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Today's threat environment is complex and requires careful monitoring. But security professionals around the world...
struggle daily under the deluge of information that security systems generate. Security information and event management (SIEM) systems seek to wrangle this flood of data into some semblance of control, but they are only one element in a robust information security program. Let's take a look how you can improve the strength of your security monitoring program with real-time threat intelligence and automated monitoring practices that clear up murky threat environments.
Intelligence for today's threat environment
InfoSec professionals today work in a threat environment where they face adversaries with unprecedented sophistication, persistence and technology. The new cyberthreat is both technically advanced and fast moving, rendering many older security technologies ineffective. Real-time threat intelligence feeds help security professionals stay ahead of these adversaries.
Each customer of a threat intelligence service contributes anonymized information about cyberattacks back to the service. The service then applies both automated and manual analysis techniques to rapidly learn as much as possible about the latest developments in the threat environment. These services can correlate information from many different sources to paint a picture of a new malicious actor far faster than could be done when only drawing upon one company's network for evidence. The threat intelligence service then shares this information with all of their customers, allowing them to defend themselves against new threats. This response occurs, in most cases, before the attacker even reaches most customer networks.
The product of most threat intelligence services is a risk score that uses IP addresses and feeds directly into firewalls, intrusion prevention system and other network security devices. Those devices consume the feed and use that information, in conjunction with site-specific security policies, to block malicious threats as soon as they strike any member of the intelligence-sharing service. You might think of real-time threat intelligence as the Internet's answer to NATO—everyone becomes stronger through intelligence sharing.
Automated monitoring practices
There's no doubt that information is critical to the success of any cybersecurity program. Security logs contain important details that can trace the source of attacks, identify potential threats and determine the extent of a successful compromise. Every information security professional who has analyzed logs, however, knows that manually parsing logs is akin to hunting for the proverbial needle in a haystack. Log monitoring is frustrating, tedious and time-consuming work and finding the single record that contains critical information often seems an insurmountable task.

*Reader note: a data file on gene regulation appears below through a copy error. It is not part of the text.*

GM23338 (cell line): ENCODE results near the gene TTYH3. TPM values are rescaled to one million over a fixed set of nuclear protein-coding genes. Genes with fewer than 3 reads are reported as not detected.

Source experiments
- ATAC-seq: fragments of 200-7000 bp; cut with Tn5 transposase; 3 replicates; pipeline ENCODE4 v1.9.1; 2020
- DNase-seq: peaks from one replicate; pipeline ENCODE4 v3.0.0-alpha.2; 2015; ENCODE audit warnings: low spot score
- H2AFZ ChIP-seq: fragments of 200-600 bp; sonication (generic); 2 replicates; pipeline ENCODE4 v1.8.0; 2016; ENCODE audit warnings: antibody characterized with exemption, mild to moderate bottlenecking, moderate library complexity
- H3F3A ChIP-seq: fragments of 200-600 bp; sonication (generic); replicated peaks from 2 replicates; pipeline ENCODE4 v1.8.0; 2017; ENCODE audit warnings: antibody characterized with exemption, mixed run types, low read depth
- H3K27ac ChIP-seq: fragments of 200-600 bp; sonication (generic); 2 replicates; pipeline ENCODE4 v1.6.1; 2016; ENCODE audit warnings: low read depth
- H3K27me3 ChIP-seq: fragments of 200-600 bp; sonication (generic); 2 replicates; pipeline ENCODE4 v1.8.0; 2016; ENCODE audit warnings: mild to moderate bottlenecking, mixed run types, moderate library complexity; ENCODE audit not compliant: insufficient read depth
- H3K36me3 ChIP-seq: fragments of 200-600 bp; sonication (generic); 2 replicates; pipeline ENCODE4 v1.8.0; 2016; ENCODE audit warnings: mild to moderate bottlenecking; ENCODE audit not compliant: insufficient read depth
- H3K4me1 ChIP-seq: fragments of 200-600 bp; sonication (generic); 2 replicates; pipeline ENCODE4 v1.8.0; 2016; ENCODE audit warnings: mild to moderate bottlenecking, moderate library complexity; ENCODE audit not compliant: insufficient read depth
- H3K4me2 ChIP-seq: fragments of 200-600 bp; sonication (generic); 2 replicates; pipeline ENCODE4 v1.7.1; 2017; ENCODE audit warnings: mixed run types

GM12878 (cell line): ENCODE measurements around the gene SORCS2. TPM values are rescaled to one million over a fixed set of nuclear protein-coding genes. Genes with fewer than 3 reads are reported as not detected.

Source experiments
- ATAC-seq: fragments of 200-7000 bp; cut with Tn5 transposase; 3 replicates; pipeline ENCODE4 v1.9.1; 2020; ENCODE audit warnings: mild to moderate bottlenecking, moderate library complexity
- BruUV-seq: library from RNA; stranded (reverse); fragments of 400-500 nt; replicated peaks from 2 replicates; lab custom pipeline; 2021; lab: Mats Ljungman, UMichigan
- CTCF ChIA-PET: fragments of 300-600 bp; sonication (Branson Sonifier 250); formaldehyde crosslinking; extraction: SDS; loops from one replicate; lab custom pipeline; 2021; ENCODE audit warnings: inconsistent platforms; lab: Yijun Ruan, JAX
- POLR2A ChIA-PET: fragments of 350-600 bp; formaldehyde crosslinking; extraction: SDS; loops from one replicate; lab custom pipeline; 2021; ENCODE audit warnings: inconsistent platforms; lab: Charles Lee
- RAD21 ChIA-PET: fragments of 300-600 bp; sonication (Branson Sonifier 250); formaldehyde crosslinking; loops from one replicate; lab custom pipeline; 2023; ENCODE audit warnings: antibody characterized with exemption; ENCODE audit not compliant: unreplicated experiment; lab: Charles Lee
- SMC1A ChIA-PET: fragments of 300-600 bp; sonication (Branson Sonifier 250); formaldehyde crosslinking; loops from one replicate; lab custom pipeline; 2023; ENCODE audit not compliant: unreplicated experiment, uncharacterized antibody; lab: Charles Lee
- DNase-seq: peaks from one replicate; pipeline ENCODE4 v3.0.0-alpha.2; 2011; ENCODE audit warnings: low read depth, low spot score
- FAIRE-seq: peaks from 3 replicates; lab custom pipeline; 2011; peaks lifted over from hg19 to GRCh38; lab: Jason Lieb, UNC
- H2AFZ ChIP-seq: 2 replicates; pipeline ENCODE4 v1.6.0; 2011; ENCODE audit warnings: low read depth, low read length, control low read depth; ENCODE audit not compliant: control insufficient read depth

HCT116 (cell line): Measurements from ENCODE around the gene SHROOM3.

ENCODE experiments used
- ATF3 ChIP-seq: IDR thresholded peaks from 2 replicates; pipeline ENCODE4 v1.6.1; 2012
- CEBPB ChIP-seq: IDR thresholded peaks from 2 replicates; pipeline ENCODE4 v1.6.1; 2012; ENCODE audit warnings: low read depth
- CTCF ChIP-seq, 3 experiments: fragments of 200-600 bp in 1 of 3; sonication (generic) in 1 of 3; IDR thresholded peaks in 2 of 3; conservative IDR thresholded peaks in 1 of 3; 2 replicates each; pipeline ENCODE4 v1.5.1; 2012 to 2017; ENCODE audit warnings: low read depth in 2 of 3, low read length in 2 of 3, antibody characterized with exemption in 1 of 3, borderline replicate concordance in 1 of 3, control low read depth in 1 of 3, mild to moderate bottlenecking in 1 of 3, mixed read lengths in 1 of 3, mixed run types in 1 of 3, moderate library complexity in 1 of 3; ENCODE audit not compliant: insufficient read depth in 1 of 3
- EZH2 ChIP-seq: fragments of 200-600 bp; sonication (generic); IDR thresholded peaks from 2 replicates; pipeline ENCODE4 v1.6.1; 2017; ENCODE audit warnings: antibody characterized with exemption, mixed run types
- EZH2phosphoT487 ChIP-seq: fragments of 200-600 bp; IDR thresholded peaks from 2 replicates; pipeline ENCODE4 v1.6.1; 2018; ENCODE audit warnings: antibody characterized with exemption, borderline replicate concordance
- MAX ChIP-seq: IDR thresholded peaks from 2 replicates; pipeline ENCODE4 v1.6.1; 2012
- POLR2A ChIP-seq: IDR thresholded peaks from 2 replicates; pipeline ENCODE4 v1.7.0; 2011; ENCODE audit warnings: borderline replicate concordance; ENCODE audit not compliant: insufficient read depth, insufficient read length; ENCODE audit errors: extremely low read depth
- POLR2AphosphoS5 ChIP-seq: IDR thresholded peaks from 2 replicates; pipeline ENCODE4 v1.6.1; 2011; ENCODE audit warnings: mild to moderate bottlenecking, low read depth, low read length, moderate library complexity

Fortunately, SIEM systems automate the vast majority of log monitoring work. SIEMs collect log information from a wide variety of network devices, servers, applications and other data sources and perform detailed analysis on that information, searching for potential security issues. The SIEM also provides analysts with the ability to quickly search across all log sources when conducting a security investigation. For example, if an organization suspects that an account was compromised in a phishing attack, security analysts can quickly pull all login events related to that account, combining information from desktop logins, VPN connections, application authentication and server access in a single set of search results. That type of automation facilitates rapid response.
In some cases, SIEM systems can go a step further and take automated response actions designed to contain and mitigate threats immediately. For example, if the SIEM detects a potentially compromised account, it might disable that account and then notify administrators after. The time this type of decisive rapid response saves may mean the difference between a minor account compromise and a major data compromise.
Threat intelligence and automation provide security analysts with tremendous advantages in today's threat environment. Cybersecurity today is a cat-and-mouse game. By leveraging real-time attack information from a threat intelligence network and combining it with the automated correlation and response capabilities of a SIEM, information security teams can stay one step ahead of their adversaries.
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